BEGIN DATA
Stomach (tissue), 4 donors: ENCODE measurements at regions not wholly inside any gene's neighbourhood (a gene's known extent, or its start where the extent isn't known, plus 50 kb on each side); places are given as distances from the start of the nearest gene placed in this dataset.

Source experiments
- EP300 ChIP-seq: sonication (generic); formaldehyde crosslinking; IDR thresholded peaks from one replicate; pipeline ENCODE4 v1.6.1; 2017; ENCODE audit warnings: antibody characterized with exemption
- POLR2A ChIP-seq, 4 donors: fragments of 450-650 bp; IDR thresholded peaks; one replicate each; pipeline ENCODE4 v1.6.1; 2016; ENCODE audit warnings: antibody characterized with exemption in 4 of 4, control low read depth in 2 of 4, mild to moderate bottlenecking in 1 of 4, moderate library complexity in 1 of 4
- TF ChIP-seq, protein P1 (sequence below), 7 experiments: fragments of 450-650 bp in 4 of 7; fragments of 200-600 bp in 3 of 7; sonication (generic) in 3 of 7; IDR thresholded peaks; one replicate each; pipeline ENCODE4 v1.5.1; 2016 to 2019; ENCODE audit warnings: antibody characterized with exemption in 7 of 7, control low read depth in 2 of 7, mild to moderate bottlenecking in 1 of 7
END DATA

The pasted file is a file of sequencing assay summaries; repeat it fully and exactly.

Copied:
Stomach (tissue), 4 donors: ENCODE measurements at regions not wholly inside any gene's neighbourhood (a gene's known extent, or its start where the extent isn't known, plus 50 kb on each side); places are given as distances from the start of the nearest gene placed in this dataset.

Source experiments
- EP300 ChIP-seq: sonication (generic); formaldehyde crosslinking; IDR thresholded peaks from one replicate; pipeline ENCODE4 v1.6.1; 2017; ENCODE audit warnings: antibody characterized with exemption
- POLR2A ChIP-seq, 4 donors: fragments of 450-650 bp; IDR thresholded peaks; one replicate each; pipeline ENCODE4 v1.6.1; 2016; ENCODE audit warnings: antibody characterized with exemption in 4 of 4, control low read depth in 2 of 4, mild to moderate bottlenecking in 1 of 4, moderate library complexity in 1 of 4
- TF ChIP-seq, protein P1 (sequence below), 7 experiments: fragments of 450-650 bp in 4 of 7; fragments of 200-600 bp in 3 of 7; sonication (generic) in 3 of 7; IDR thresholded peaks; one replicate each; pipeline ENCODE4 v1.5.1; 2016 to 2019; ENCODE audit warnings: antibody characterized with exemption in 7 of 7, control low read depth in 2 of 7, mild to moderate bottlenecking in 1 of 7